ProPublica: Medical Staffing Companies Owned by Rich Investors Cut Doctor Pay and Now Want Bailout Money
Below are excerpts from ProPublica.
- "Medical staffing companies — some of which are owned by some of the country’s richest investors and have been cutting pay for doctors on the front lines of the coronavirus pandemic — are seeking government bailout money."
- "Private equity firms have increasingly bought up doctors’ practices that contract with hospitals to staff emergency rooms and other departments. These staffing companies say the coronavirus pandemic is, counterintuitively, bad for business because most everyone who isn’t critically ill with COVID-19 is avoiding the ER. The companies have responded with pay cuts, reduced hours and...
Below are excerpts from ProPublica.
- "A major medical staffing company said it wouldn’t go through with cuts to doctors’ pay and benefits after ProPublica first reported the plans."
- "Alteon Health, which employs more than 1,700 doctors and other medical workers nationwide, said Sunday it won’t cut medical directors’ stipends by 20%, as planned, and will continue offering paid time off, which it had said would stop. While Alteon will defer matching 401(k) contributions, it won’t eliminate those contributions, as previously announced."
New Television Ad Exposes The Cost Consequences From Private Equity’s Proposed Surprise Billing Fix
Washington, D.C. – At a time when private equity firms are driving a growing number of American families into bankruptcy from surprise medical bills, a new television ad – “Bill Collector” – highlights how these companies are pushing for government-mandated arbitration so that they can continue to send exorbitant, unfair charges to patients.
The television spot is part of a renewed advertising push from the Coalition urging Congress to support meaningful solutions to surprise medical billing, specifically privately...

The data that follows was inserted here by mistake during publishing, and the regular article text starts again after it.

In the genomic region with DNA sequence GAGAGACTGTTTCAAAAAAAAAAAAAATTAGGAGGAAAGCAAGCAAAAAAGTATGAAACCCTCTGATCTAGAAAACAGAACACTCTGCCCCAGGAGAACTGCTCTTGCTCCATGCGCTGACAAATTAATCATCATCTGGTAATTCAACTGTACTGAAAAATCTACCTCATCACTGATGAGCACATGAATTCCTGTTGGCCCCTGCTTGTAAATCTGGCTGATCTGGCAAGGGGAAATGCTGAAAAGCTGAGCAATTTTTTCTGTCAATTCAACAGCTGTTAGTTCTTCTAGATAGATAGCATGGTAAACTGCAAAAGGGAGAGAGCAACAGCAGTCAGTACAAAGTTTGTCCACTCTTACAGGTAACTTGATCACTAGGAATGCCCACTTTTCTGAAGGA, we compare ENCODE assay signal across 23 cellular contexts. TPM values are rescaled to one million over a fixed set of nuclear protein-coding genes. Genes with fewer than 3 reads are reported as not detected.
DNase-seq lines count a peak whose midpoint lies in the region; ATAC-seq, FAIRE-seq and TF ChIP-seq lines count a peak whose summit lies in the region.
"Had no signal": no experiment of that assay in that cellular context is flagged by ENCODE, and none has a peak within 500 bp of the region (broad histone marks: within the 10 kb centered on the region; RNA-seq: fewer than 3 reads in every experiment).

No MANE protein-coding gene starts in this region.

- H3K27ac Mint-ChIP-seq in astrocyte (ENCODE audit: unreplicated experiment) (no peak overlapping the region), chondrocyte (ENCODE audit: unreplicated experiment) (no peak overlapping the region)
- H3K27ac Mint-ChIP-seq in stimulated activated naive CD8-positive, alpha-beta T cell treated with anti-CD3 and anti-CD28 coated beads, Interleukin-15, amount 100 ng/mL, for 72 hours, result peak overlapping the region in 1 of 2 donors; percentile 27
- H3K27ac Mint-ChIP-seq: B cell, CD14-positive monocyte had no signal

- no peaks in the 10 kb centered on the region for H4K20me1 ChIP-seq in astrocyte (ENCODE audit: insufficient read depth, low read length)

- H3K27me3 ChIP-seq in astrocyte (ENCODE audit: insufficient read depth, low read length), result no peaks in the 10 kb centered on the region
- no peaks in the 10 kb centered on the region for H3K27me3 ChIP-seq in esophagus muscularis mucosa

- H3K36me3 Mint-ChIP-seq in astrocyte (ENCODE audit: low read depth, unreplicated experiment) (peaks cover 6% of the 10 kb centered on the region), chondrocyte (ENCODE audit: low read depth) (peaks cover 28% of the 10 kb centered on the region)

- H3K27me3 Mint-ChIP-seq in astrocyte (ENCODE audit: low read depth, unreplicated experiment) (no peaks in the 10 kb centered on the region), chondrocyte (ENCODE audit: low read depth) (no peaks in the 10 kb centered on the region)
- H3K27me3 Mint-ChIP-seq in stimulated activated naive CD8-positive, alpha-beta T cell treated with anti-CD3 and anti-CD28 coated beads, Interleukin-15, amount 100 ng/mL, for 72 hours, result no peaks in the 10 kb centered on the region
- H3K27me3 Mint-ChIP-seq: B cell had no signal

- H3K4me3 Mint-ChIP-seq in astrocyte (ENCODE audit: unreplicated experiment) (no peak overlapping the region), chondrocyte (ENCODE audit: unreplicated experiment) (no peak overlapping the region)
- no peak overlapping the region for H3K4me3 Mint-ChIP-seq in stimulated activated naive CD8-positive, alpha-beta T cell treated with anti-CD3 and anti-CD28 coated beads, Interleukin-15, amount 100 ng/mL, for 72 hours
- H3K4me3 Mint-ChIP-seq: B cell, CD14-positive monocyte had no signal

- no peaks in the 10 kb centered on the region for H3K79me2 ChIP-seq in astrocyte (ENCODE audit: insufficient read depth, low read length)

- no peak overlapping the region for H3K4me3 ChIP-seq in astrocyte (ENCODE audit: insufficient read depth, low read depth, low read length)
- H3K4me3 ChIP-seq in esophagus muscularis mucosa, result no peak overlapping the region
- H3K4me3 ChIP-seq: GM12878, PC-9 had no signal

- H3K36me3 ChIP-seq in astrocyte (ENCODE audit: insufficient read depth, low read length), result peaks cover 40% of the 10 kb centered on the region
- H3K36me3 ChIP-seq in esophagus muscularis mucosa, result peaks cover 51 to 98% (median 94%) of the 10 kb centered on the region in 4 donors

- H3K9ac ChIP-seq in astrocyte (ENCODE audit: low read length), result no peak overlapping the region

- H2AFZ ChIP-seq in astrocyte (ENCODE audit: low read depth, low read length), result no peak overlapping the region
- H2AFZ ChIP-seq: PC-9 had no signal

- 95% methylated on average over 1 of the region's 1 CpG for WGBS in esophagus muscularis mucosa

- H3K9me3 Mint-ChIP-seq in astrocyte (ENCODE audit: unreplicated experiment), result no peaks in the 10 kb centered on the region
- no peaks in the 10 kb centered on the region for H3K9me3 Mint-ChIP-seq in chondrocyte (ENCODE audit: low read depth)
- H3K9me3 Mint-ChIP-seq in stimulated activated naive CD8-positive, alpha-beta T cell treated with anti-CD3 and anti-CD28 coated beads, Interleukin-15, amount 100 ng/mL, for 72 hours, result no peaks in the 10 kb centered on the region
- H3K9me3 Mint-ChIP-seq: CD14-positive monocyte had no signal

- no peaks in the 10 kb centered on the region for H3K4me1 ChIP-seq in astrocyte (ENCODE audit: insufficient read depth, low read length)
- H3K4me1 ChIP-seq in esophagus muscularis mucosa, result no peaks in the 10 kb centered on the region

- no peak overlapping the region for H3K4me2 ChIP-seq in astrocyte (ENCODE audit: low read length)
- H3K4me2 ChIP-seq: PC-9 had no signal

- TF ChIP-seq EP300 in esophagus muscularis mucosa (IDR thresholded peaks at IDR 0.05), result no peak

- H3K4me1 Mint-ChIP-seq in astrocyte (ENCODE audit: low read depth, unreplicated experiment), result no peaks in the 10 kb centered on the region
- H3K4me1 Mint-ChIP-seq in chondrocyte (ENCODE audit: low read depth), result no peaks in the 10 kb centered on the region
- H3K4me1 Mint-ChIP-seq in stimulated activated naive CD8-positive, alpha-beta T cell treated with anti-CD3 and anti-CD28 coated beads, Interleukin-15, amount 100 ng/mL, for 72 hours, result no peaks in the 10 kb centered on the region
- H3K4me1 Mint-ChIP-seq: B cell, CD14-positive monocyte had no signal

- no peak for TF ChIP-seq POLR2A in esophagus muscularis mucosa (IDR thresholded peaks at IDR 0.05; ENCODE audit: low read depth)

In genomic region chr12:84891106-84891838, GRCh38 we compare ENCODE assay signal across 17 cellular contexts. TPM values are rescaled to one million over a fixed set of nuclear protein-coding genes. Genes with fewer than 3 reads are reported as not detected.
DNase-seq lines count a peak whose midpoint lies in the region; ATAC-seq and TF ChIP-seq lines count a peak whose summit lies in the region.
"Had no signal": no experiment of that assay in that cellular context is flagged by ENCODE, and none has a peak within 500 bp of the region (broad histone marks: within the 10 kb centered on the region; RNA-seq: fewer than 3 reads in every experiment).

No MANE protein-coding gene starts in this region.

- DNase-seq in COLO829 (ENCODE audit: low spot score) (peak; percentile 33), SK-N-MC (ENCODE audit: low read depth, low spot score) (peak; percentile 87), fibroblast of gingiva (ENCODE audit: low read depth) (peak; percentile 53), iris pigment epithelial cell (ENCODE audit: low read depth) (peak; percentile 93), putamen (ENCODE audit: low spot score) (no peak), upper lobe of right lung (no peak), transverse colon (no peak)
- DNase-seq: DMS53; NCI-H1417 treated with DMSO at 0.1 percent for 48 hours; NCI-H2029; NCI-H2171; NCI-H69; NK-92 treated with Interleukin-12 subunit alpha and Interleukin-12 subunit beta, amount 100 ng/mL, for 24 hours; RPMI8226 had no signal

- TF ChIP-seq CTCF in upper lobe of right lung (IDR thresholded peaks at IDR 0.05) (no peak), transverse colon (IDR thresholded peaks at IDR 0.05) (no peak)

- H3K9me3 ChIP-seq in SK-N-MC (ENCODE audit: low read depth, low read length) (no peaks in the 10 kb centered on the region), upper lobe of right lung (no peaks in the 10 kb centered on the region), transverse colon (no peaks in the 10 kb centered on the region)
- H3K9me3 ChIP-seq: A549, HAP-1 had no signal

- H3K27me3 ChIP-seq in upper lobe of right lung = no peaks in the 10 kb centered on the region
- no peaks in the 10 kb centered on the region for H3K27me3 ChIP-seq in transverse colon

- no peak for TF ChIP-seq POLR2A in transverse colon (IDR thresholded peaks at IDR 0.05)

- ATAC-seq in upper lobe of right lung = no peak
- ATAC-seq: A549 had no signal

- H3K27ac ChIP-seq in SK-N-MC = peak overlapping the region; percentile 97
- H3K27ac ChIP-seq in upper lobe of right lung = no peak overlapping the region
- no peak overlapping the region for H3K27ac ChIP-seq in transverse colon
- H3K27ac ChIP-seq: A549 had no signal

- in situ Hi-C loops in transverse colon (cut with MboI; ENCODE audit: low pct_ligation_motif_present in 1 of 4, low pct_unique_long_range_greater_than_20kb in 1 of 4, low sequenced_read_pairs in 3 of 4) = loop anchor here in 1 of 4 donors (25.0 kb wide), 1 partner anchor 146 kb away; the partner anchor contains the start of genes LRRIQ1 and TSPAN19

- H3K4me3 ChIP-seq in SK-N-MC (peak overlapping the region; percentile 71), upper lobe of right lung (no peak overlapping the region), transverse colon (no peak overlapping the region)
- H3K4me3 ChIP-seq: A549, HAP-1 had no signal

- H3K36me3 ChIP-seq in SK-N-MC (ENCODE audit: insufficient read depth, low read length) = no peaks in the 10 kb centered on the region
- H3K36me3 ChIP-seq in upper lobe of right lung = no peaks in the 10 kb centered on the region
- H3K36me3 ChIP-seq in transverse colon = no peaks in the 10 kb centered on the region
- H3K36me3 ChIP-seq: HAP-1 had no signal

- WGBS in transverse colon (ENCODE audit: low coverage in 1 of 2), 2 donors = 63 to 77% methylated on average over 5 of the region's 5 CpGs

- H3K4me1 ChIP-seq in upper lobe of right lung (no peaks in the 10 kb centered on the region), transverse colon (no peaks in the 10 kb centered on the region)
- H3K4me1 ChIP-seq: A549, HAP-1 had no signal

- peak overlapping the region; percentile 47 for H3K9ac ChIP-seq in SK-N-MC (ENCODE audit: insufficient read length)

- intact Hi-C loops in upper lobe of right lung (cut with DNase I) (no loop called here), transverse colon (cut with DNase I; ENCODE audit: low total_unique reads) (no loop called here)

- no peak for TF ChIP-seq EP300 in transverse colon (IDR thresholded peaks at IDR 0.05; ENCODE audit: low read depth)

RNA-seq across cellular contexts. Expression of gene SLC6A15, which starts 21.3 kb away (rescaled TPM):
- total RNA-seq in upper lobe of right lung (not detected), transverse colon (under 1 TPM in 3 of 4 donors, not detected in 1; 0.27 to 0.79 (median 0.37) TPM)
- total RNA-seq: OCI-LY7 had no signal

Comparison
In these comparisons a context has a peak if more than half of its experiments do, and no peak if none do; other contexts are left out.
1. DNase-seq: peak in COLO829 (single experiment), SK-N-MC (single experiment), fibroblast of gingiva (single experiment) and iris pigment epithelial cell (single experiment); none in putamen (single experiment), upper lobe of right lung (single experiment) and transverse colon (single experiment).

Leading policy experts and organizations representing consumers, employers and unions have urged Congress to stop discriminatory pricing from bad actors and pursue reforms that would lower costs for millions of Americans. Importantly, everyone agrees that protecting consumers means avoiding a costly, burdensome arbitration proposal that would incentivize price-gouging moving forward. Learn more....
Coalition Launches New Advertising Campaign Highlighting The Costly ‘Surprise’ Behind Private Equity’s Arbitration ‘Solution’
Washington, D.C. – As Congress looks to advance a surprise medical billing solution, the Coalition Against Surprise Medical Billing launched a new advertising campaign and television ad – “Surprise” – highlighting the motivation behind private equity and hospitals’ push for a costly arbitration provision. This expanded advertising builds on the Coalition’s grassroots effort in the Beltway and in key states to elevate the voices of employees, employers, union members, consumers and patients who have been impacted by bankrupting surprise medical bills.
The Coalition represents leading employer groups, unions, health insurance providers, health organizations and the tens of millions of people they employ and serve each day....
Below are excerpts from an op-ed published in JAMA.
JAMA Op-ed: Surprise Billing In Surgery Time For Action
By Karen E. Joynt Maddox, MD, MPH; Edward Livingston, MD
- "'Surprise' billing occurs when patients with health insurance receive care from a clinician or facility included in their insurer’s network (“in-network”) but unexpectedly receive 'surprise' bills from other clinicians involved in their care... Chhabra and colleagues present a thorough analysis of out-of-network billing for elective operations and find the practice to be both common and potentially financially devastating."
- "Based on their analysis of 347,356 patients who had undergone 1 of 7 common...